The asymmetry behind public key cryptography is obtained by mathematical operations whose computation is easy in one direction, but very time-consuming in the other. For instance, the RSA algorithm, named after its inventers Ron Rivest, Adi Shamir and Leonard Adleman, is a method of encryption that relies on the (very likely but as yet unproven) assumption that it is easy for computers to multiply two numbers, but it is a hard task to find the prime factors of a given integer.

Since personal computers became popular, public key cryptography has become ubiquitous. It is used in many areas of every-day life: bank cards, emails, industry, and electronic commerce. It is so effective that a message encrypted in a second could take millions of years to break using the entire computing power of all computers on Earth. In fact, the algorithm is so powerful that many governments around the world restricted its use. The US government classified encryption software as a weapon, thus making its export illegal without a licence. These restrictions have been loosened since, but in China the use of cryptographic software is still strictly regulated.

It is so effective that a message encrypted in a second could take millions of years to break using the entire computing power of all computers on Earth.

The use of cryptography has recently become important not only for governments and business, but also for individuals who want to protect their own privacy. Checking communications between people used to be a laborious activity, because opening letters and tapping phone lines cannot be done by machines. For this reason, the police only monitored people who were suspected criminals. But since the rise of the internet it has become very easy for communications to be monitored on a large scale. Using modern software it is possible to check all emails passing through a server for certain key words. If a message contains several of these key words, it can be investigated more closely. This can be exploited by illegal businesses by sending targeted scam emails. What is worse, it allows totalitarian regimes to monitor emails of political dissidents or journalists, which could lead to personal danger to the individuals and their families. Cryptography can be used to prevent such unwanted access.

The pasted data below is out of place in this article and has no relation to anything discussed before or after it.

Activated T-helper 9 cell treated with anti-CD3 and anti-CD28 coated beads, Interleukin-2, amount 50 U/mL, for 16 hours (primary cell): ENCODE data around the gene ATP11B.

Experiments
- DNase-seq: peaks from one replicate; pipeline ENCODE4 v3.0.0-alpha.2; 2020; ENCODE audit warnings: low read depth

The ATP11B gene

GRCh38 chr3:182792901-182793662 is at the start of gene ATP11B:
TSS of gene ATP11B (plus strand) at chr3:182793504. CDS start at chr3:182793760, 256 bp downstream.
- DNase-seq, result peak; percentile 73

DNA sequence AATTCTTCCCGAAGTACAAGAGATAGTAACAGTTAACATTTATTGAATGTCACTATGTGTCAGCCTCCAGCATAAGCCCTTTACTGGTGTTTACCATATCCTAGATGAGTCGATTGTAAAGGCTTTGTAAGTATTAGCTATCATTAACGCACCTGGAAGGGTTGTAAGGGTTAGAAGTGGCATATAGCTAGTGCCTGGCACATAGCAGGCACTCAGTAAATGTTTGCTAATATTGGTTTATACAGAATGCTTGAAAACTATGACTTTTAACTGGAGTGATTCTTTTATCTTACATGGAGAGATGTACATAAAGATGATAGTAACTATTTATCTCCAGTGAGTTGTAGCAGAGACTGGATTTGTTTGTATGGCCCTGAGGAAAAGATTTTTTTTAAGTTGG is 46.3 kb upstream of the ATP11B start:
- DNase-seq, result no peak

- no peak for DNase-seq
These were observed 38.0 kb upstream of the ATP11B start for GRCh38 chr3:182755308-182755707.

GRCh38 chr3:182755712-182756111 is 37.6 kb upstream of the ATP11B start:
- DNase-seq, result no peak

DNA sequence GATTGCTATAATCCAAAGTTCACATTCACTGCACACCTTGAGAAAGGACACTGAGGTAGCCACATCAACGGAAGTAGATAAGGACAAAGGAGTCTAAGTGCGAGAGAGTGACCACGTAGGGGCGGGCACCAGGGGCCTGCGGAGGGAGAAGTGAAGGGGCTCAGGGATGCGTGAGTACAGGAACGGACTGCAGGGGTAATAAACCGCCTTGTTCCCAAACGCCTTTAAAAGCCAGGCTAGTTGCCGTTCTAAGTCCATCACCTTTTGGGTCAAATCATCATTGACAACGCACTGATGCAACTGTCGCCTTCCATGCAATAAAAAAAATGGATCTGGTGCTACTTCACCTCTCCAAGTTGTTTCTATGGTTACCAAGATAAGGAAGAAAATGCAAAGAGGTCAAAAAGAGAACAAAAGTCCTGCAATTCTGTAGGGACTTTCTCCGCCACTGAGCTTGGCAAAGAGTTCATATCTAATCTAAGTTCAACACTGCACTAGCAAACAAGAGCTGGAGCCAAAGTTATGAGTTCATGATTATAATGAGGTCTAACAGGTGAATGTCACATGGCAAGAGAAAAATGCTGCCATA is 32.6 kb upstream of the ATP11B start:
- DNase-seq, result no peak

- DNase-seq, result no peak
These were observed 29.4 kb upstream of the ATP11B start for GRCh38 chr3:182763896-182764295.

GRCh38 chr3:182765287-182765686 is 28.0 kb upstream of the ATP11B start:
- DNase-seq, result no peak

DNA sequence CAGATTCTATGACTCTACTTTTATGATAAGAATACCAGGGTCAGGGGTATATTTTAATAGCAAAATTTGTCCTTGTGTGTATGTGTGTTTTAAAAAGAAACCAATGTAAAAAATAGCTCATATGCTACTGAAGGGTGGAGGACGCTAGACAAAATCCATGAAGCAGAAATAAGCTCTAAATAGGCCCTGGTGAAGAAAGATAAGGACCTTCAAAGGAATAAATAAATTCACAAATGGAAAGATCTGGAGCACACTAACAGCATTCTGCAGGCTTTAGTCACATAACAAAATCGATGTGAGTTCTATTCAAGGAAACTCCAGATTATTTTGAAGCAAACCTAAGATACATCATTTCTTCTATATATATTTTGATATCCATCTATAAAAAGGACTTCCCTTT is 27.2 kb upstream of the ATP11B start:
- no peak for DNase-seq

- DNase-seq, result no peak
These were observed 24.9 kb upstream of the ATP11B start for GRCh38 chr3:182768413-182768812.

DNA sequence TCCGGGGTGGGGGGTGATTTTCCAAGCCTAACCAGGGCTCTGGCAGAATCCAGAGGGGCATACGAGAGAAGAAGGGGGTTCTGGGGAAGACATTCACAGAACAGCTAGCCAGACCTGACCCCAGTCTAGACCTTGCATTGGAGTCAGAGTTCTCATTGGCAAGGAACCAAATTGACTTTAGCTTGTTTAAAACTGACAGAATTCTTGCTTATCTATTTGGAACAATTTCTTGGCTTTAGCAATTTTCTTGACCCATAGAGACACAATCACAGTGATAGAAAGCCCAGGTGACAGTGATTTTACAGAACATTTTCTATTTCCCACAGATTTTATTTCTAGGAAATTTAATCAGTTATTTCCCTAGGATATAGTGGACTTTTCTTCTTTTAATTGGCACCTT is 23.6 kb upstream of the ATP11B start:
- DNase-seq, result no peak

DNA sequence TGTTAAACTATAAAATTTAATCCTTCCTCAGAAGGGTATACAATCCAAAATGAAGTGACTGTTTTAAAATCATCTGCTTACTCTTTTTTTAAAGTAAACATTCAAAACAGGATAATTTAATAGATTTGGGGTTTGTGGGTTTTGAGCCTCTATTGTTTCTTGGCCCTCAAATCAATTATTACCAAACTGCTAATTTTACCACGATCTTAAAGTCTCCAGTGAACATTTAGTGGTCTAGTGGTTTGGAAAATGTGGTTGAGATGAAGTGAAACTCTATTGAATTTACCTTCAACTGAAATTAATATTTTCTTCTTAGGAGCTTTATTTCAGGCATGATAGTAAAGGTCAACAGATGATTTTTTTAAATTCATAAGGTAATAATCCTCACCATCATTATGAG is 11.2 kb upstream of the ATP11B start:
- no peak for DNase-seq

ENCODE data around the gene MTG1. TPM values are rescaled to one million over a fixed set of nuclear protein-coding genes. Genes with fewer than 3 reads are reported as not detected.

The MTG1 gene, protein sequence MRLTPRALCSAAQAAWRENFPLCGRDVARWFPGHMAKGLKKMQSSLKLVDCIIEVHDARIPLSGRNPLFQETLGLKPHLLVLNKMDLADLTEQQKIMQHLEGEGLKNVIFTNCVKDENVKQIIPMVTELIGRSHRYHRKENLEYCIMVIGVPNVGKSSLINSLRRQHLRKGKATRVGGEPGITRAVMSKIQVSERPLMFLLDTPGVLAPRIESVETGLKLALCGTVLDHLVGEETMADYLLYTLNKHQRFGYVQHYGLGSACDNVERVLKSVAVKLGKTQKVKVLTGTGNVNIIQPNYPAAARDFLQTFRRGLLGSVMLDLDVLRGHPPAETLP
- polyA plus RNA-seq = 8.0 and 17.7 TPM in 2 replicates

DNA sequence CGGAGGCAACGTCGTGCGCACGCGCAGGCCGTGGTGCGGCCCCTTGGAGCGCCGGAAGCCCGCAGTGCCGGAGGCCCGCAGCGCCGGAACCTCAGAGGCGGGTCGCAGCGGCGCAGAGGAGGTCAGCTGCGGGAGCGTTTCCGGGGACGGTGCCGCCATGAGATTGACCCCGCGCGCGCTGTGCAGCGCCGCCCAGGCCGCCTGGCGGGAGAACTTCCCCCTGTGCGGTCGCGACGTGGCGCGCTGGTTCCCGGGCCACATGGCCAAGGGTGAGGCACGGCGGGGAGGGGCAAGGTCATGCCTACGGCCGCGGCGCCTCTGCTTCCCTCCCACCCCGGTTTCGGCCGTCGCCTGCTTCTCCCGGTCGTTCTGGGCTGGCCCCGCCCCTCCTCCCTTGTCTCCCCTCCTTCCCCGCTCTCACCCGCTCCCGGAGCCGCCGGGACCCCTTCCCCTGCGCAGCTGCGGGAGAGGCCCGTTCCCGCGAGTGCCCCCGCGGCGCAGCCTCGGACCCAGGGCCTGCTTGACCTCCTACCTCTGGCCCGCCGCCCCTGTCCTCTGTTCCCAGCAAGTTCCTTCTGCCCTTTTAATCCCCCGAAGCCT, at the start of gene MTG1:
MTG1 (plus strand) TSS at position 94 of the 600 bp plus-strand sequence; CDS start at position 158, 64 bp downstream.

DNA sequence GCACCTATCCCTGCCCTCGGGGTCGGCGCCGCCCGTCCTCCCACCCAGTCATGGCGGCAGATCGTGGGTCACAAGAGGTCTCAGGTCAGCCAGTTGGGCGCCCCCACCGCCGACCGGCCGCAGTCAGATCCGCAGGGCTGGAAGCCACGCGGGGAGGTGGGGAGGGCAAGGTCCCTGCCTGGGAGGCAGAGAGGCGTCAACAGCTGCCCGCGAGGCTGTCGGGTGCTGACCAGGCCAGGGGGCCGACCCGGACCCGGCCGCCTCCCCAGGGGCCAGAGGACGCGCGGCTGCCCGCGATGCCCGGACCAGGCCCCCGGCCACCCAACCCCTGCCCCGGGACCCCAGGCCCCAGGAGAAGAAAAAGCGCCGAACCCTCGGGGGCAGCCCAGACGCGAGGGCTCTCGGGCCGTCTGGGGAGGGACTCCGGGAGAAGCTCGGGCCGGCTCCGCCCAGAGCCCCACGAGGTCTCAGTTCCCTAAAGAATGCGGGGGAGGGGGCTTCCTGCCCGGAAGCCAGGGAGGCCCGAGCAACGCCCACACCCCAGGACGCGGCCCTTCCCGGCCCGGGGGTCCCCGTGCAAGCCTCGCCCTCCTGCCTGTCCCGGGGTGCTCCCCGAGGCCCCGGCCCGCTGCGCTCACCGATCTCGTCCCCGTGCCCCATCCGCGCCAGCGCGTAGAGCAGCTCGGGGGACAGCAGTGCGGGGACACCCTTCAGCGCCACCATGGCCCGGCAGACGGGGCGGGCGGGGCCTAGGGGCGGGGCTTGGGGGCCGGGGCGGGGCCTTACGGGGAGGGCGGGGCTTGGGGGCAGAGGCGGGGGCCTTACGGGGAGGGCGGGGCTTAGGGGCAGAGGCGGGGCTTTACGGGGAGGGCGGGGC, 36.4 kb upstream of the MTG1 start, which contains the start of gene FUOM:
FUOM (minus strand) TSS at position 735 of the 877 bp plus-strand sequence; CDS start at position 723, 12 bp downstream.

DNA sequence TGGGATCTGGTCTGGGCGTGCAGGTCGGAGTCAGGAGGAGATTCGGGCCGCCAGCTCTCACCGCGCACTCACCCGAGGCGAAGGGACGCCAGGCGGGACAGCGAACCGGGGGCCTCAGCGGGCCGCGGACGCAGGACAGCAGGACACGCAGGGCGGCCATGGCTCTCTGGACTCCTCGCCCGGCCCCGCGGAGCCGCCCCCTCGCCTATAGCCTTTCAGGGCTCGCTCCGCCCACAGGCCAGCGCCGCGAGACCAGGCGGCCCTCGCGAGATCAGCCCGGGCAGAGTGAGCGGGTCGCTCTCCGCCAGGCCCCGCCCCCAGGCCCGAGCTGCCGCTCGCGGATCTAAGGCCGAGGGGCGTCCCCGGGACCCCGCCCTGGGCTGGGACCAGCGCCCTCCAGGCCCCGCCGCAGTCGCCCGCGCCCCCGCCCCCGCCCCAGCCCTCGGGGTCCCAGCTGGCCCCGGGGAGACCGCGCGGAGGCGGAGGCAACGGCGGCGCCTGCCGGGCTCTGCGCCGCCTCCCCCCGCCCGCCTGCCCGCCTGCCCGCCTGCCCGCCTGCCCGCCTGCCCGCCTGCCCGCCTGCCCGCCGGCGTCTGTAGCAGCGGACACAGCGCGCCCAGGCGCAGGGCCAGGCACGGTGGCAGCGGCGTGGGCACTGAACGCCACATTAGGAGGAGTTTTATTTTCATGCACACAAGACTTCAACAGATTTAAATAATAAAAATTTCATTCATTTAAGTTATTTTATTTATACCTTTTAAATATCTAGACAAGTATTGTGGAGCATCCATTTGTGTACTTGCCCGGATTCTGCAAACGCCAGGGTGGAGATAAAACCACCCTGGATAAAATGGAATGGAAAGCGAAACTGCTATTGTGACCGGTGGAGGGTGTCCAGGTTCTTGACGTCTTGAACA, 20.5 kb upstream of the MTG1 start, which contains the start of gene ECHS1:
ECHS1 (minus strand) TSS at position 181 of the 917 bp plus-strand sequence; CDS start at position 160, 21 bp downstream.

At the moment, code makers seem to be the winners in the battle against code breakers. However, the advent of quantum computers will have a profound effect on the science of cryptography. So far, no practical quantum computer has been built. But when they become a reality, it will be easy for them to break the conventional codes, giving the code breakers a strong advantage. Anticipating this development, code makers have started conducting research in the direction of quantum cryptography, which aims to exploit physical properties of light, instead of general mathematical principles, in order to make secure communication possible. And so, the battle between code makers and code breakers continues.

*Philipp Kleppmann is a 1st year PhD student at the Department of Pure Mathematics and Mathematical Statistics.*

*Featured image: statue of Alan Turing. (credit Umh Sapiens)*